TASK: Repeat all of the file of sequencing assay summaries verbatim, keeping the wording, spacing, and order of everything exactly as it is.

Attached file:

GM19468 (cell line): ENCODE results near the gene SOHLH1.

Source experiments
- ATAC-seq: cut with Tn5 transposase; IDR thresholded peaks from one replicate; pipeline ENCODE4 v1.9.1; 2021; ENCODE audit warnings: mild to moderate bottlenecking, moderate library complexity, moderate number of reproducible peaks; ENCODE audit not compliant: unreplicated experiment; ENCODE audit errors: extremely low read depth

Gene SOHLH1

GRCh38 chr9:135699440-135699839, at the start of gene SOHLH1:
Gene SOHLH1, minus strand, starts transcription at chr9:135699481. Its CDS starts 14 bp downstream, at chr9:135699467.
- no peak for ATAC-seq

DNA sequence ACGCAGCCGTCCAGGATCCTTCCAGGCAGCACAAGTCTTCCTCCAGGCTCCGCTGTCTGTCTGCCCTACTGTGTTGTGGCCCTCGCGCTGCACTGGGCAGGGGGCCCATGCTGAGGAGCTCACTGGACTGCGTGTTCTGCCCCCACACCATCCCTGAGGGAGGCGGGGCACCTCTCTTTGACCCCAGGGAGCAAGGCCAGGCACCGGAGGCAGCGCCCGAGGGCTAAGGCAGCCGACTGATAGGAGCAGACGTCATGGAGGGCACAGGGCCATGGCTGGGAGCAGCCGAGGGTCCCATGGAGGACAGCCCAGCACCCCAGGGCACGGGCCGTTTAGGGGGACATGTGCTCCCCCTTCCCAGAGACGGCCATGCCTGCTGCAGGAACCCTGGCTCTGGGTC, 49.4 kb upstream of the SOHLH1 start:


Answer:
GM19468 (cell line): ENCODE results near the gene SOHLH1.

Source experiments
- ATAC-seq: cut with Tn5 transposase; IDR thresholded peaks from one replicate; pipeline ENCODE4 v1.9.1; 2021; ENCODE audit warnings: mild to moderate bottlenecking, moderate library complexity, moderate number of reproducible peaks; ENCODE audit not compliant: unreplicated experiment; ENCODE audit errors: extremely low read depth

Gene SOHLH1

GRCh38 chr9:135699440-135699839, at the start of gene SOHLH1:
Gene SOHLH1, minus strand, starts transcription at chr9:135699481. Its CDS starts 14 bp downstream, at chr9:135699467.
- no peak for ATAC-seq

DNA sequence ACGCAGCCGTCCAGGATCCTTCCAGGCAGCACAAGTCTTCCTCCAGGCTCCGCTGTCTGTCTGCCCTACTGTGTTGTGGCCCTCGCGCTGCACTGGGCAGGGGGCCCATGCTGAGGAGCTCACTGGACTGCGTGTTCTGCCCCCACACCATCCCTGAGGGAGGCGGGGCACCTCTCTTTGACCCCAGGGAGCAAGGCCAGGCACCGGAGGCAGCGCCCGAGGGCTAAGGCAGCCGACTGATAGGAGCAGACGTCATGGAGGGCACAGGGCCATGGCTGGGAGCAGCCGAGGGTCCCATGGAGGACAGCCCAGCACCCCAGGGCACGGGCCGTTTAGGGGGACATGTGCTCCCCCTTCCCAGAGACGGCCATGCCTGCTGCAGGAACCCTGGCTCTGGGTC, 49.4 kb upstream of the SOHLH1 start: